When your plants arrive
When your plants arrive, unpack immediately. Inspect them carefully and trim away any damaged parts, if necessary. It is not uncommon for some mold to grow if the plants were at all wet when wrapped and boxed for shipping. This mold usually goes away quickly when exposed to fresh air. If the roots are dry, water thoroughly. Keep your new unwrapped plants in a bright place preferably outdoors until planting. Then plant according to the following guidelines.
First, prepare your soil. In general, sun-loving wildflowers do not need a rich soil which would encourage very lush growth. Shade lovers, however generally do appreciate rich and loose organic soil. And as you know, dig a $10 hole for a $5 plant. Doing this initial ground work really does pay off. Follow the instructions for planting depth that come with your order on the sheet "Planting Guidelines". Planting too deeply can kill or retard growth easily. Then mulch and water thoroughly.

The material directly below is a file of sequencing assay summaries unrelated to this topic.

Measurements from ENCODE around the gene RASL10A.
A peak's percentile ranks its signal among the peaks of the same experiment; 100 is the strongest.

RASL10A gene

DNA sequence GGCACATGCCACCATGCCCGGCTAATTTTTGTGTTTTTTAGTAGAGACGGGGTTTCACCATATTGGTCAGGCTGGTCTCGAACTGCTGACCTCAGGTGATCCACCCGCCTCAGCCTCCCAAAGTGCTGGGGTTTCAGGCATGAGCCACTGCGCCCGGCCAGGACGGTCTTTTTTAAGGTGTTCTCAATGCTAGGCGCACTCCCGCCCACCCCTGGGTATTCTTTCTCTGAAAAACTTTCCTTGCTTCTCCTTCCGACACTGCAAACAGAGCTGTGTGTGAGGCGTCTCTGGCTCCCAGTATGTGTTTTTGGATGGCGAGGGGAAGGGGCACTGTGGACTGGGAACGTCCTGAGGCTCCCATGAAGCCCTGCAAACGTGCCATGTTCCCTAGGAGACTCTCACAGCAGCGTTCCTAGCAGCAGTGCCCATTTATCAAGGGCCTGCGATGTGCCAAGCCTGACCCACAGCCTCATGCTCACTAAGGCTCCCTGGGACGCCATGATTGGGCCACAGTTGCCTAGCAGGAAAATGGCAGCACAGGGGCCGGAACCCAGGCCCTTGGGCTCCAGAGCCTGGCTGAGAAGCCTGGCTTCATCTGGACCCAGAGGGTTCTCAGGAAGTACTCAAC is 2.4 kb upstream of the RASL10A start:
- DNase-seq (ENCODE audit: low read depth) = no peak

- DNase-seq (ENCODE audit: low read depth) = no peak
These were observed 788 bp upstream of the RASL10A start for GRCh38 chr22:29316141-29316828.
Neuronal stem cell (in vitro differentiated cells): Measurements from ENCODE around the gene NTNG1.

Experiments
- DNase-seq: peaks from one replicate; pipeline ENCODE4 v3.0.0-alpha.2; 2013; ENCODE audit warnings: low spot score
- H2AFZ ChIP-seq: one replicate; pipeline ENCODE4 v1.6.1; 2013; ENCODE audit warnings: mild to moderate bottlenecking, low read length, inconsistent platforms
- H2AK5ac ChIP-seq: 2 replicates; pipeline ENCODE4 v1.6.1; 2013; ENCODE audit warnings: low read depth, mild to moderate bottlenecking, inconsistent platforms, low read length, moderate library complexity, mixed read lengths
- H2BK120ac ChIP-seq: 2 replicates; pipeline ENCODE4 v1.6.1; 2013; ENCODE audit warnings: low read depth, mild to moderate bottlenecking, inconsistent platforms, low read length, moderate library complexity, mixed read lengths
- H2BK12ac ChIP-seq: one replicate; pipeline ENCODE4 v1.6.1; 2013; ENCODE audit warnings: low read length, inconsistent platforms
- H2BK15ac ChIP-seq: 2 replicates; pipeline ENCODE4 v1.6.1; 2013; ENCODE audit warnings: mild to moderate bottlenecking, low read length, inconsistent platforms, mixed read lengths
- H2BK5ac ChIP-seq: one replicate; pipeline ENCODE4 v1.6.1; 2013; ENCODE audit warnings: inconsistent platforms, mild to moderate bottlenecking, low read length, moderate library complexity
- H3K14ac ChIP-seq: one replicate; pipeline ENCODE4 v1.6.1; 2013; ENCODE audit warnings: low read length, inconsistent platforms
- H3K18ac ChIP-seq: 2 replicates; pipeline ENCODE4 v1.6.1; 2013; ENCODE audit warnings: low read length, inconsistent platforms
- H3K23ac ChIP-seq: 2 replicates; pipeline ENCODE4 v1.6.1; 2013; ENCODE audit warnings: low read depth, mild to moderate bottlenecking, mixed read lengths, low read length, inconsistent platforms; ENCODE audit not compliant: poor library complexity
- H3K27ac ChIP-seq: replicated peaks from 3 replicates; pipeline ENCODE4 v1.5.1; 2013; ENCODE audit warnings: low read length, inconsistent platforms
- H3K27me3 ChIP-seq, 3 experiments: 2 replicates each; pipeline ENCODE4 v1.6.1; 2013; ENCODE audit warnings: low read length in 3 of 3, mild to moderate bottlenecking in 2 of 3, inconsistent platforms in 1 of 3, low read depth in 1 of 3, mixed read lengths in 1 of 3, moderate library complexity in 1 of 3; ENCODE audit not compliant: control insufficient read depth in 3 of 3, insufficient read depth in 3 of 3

In most cases, your new plants can remain in their pots outdoors for several weeks if you can't plant them right away but be sensible. Protect them from severe weather and water as necessary. Plants shipped dormant must remain dormant (cold, not frozen) and with moist (not wet) roots until you can plant them. If the dormant plants have leaves, they need to be stored in cold, bright conditions. If they are deciduous (no leaves), then they may be stored in the dark. Plants shipped at other times of the year if in active growth should be placed in bright light but not full sun and kept moist, not wet, until planting. Fresh air is important. After planting, it will be necessary to keep your plants well watered, especially until established.
What to expect?
We ship healthy plants and perennial wildflowers that we expect to grow and get larger for you, given proper care and a suitable site. We would expect most of them to flower within a year or two and to spread according to our descriptions. But, we don't expect miracles. Under the best of circumstances, most perennials take 3 years or longer to achieve maximum effect. Shrubs, vines, and woodland plants can take even longer. Variations in size, spread, and bloom time will occur depending on your conditions.